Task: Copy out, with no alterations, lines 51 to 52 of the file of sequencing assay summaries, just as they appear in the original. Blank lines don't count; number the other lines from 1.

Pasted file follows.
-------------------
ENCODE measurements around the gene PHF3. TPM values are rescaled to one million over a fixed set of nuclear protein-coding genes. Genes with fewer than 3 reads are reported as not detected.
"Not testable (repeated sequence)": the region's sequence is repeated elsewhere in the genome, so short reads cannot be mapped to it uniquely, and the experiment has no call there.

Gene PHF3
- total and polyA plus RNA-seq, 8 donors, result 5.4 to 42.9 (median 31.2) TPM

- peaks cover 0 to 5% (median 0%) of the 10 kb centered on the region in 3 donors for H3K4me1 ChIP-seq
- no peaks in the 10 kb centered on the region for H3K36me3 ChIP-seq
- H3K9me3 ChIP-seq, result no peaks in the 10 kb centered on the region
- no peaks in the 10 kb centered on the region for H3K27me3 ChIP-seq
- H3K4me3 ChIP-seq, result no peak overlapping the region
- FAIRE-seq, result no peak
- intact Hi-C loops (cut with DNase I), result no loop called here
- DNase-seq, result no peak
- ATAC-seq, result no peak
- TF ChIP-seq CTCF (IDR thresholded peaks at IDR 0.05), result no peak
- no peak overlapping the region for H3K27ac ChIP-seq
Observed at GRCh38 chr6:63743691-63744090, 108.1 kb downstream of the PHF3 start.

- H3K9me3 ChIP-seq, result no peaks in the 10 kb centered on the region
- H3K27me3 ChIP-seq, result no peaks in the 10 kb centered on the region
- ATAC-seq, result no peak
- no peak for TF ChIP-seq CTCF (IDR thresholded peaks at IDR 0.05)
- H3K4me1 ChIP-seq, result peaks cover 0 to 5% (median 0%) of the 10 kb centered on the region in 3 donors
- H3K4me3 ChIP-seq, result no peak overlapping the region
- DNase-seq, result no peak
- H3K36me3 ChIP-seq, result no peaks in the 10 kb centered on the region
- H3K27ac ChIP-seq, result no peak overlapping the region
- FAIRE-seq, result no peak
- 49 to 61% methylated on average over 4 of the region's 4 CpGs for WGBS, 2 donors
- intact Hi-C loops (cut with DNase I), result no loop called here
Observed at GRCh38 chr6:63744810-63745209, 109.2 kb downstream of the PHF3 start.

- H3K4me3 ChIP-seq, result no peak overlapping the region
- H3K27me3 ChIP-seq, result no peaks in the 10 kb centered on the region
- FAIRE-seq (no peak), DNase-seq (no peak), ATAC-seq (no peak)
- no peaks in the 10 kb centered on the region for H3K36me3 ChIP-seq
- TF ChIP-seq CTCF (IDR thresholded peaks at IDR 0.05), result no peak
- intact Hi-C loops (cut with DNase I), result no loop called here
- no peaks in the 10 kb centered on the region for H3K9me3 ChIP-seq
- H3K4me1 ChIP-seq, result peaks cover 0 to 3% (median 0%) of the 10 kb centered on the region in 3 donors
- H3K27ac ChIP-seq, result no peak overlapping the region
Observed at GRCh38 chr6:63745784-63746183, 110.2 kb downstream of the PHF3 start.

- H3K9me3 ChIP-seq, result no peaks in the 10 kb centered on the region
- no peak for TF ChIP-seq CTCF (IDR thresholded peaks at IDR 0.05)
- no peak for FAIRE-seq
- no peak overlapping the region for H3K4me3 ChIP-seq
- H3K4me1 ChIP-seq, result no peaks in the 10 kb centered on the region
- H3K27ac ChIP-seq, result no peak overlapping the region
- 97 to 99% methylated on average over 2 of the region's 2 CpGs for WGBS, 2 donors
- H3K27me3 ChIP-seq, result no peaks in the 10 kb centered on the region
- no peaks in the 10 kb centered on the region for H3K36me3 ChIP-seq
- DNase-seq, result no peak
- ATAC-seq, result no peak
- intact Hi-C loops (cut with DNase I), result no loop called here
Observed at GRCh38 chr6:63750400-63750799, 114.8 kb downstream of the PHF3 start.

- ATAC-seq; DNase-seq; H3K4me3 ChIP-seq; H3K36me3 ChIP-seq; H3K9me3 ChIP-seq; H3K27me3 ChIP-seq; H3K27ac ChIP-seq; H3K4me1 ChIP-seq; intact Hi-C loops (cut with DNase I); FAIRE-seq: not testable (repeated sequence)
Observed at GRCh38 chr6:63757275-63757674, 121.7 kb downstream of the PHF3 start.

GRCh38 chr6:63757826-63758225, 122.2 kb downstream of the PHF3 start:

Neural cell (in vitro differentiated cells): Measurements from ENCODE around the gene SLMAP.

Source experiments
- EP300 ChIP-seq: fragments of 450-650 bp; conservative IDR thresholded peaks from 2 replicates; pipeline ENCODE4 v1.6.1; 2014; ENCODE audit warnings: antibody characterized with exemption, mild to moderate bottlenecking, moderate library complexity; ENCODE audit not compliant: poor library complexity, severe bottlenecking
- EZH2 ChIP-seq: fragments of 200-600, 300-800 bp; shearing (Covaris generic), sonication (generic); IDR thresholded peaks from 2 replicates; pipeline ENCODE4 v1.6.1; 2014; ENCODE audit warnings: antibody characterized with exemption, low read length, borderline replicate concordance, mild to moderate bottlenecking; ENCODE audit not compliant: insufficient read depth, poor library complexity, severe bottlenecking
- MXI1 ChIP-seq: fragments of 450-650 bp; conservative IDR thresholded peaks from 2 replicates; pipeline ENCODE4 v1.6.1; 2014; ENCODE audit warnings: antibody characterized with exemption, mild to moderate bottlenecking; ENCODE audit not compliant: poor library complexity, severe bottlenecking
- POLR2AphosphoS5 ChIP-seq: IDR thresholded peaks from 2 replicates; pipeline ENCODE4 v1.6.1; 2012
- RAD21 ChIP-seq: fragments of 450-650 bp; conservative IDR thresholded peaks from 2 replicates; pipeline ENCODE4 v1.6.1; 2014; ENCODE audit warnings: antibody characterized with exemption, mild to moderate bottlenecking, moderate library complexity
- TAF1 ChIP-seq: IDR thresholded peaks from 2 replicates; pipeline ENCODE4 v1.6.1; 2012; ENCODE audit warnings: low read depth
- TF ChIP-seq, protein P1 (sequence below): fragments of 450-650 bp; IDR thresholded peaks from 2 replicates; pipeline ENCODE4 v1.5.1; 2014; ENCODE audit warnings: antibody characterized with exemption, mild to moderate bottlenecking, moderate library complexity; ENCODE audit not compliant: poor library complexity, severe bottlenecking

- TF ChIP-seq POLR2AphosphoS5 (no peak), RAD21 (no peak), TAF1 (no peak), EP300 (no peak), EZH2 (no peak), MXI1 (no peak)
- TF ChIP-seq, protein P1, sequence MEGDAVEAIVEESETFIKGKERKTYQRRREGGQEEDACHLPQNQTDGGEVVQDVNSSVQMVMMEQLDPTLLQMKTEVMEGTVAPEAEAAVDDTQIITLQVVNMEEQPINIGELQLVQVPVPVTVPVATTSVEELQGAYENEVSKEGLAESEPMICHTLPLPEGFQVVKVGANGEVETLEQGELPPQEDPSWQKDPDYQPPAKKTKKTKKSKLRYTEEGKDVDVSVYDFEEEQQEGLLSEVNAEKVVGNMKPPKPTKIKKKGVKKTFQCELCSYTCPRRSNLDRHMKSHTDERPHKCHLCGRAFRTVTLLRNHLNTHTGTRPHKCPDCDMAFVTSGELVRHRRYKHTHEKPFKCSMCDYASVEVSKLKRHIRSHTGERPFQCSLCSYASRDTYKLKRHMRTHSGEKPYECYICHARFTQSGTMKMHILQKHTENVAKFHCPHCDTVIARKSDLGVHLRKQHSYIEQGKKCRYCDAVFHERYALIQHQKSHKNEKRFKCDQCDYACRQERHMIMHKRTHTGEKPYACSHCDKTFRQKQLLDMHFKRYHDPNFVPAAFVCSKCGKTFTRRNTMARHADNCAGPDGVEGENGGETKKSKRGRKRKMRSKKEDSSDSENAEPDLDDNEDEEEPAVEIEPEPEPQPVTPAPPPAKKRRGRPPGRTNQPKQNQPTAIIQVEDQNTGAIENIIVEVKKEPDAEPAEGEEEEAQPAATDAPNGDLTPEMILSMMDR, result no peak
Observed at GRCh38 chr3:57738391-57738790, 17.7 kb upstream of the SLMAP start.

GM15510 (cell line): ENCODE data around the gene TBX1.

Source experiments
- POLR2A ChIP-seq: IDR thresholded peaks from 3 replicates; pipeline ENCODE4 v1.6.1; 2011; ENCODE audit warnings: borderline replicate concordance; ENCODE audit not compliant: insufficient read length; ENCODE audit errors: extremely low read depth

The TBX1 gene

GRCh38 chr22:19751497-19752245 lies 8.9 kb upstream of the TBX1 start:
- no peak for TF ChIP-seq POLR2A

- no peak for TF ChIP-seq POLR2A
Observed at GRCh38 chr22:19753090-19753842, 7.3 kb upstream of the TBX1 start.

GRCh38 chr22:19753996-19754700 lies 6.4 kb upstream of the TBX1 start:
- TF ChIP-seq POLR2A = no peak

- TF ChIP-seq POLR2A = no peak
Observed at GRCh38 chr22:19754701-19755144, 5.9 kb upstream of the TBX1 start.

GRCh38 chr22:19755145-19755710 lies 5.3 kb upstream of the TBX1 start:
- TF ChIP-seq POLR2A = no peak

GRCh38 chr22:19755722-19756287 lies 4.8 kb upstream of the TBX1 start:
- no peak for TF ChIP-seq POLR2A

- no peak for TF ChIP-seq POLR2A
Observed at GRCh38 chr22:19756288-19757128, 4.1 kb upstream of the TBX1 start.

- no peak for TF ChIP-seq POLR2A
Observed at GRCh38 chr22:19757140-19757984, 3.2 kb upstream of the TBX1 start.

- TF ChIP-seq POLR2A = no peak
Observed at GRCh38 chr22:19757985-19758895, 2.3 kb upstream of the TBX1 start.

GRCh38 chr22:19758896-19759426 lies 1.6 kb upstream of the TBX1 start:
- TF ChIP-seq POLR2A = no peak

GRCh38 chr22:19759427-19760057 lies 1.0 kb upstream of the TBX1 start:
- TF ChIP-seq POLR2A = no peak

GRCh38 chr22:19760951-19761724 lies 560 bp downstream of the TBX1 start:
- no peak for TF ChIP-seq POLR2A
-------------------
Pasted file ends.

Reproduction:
- intact Hi-C loops (cut with DNase I), result no loop called here
Observed at GRCh38 chr6:63750400-63750799, 114.8 kb downstream of the PHF3 start.